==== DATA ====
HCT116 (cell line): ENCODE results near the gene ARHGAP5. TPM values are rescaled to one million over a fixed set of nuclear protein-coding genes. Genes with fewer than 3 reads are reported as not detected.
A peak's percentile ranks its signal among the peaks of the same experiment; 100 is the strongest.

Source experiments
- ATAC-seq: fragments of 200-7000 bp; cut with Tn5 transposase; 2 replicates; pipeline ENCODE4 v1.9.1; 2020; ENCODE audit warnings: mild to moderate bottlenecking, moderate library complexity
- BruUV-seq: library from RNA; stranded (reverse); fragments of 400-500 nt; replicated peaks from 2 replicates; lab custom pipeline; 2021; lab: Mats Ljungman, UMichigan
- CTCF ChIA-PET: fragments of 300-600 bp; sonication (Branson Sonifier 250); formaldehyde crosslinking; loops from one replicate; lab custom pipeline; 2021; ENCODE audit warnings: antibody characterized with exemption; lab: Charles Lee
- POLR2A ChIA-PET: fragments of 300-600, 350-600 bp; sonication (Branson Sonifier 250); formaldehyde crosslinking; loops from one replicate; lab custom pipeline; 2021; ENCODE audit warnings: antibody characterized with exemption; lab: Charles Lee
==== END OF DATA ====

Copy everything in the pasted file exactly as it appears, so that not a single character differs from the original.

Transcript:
HCT116 (cell line): ENCODE results near the gene ARHGAP5. TPM values are rescaled to one million over a fixed set of nuclear protein-coding genes. Genes with fewer than 3 reads are reported as not detected.
A peak's percentile ranks its signal among the peaks of the same experiment; 100 is the strongest.

Source experiments
- ATAC-seq: fragments of 200-7000 bp; cut with Tn5 transposase; 2 replicates; pipeline ENCODE4 v1.9.1; 2020; ENCODE audit warnings: mild to moderate bottlenecking, moderate library complexity
- BruUV-seq: library from RNA; stranded (reverse); fragments of 400-500 nt; replicated peaks from 2 replicates; lab custom pipeline; 2021; lab: Mats Ljungman, UMichigan
- CTCF ChIA-PET: fragments of 300-600 bp; sonication (Branson Sonifier 250); formaldehyde crosslinking; loops from one replicate; lab custom pipeline; 2021; ENCODE audit warnings: antibody characterized with exemption; lab: Charles Lee
- POLR2A ChIA-PET: fragments of 300-600, 350-600 bp; sonication (Branson Sonifier 250); formaldehyde crosslinking; loops from one replicate; lab custom pipeline; 2021; ENCODE audit warnings: antibody characterized with exemption; lab: Charles Lee